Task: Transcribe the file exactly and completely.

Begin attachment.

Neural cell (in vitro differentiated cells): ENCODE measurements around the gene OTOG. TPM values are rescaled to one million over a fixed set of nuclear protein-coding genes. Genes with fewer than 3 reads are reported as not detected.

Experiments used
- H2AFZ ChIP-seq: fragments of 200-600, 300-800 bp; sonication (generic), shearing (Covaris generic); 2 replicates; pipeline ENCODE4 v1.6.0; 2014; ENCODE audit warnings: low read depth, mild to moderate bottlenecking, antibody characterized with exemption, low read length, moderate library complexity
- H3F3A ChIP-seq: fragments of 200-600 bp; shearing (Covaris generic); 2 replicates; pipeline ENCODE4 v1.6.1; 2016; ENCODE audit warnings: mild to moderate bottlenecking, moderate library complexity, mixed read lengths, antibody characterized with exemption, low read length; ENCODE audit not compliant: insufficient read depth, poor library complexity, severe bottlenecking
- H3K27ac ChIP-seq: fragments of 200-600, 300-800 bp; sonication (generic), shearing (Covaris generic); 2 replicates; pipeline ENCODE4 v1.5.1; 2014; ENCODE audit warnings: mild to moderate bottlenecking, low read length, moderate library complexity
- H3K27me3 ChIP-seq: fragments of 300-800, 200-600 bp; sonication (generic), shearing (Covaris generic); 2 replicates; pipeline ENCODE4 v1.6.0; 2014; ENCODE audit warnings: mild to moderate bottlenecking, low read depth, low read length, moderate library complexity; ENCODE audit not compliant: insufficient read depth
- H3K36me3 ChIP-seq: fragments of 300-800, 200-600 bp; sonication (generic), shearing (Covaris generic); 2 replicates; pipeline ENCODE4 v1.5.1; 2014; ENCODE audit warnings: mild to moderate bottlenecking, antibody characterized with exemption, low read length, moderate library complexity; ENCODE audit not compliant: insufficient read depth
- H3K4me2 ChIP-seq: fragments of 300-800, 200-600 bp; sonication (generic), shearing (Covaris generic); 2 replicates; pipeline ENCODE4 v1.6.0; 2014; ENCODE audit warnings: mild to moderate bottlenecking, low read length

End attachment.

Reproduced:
Neural cell (in vitro differentiated cells): ENCODE measurements around the gene OTOG. TPM values are rescaled to one million over a fixed set of nuclear protein-coding genes. Genes with fewer than 3 reads are reported as not detected.

Experiments used
- H2AFZ ChIP-seq: fragments of 200-600, 300-800 bp; sonication (generic), shearing (Covaris generic); 2 replicates; pipeline ENCODE4 v1.6.0; 2014; ENCODE audit warnings: low read depth, mild to moderate bottlenecking, antibody characterized with exemption, low read length, moderate library complexity
- H3F3A ChIP-seq: fragments of 200-600 bp; shearing (Covaris generic); 2 replicates; pipeline ENCODE4 v1.6.1; 2016; ENCODE audit warnings: mild to moderate bottlenecking, moderate library complexity, mixed read lengths, antibody characterized with exemption, low read length; ENCODE audit not compliant: insufficient read depth, poor library complexity, severe bottlenecking
- H3K27ac ChIP-seq: fragments of 200-600, 300-800 bp; sonication (generic), shearing (Covaris generic); 2 replicates; pipeline ENCODE4 v1.5.1; 2014; ENCODE audit warnings: mild to moderate bottlenecking, low read length, moderate library complexity
- H3K27me3 ChIP-seq: fragments of 300-800, 200-600 bp; sonication (generic), shearing (Covaris generic); 2 replicates; pipeline ENCODE4 v1.6.0; 2014; ENCODE audit warnings: mild to moderate bottlenecking, low read depth, low read length, moderate library complexity; ENCODE audit not compliant: insufficient read depth
- H3K36me3 ChIP-seq: fragments of 300-800, 200-600 bp; sonication (generic), shearing (Covaris generic); 2 replicates; pipeline ENCODE4 v1.5.1; 2014; ENCODE audit warnings: mild to moderate bottlenecking, antibody characterized with exemption, low read length, moderate library complexity; ENCODE audit not compliant: insufficient read depth
- H3K4me2 ChIP-seq: fragments of 300-800, 200-600 bp; sonication (generic), shearing (Covaris generic); 2 replicates; pipeline ENCODE4 v1.6.0; 2014; ENCODE audit warnings: mild to moderate bottlenecking, low read length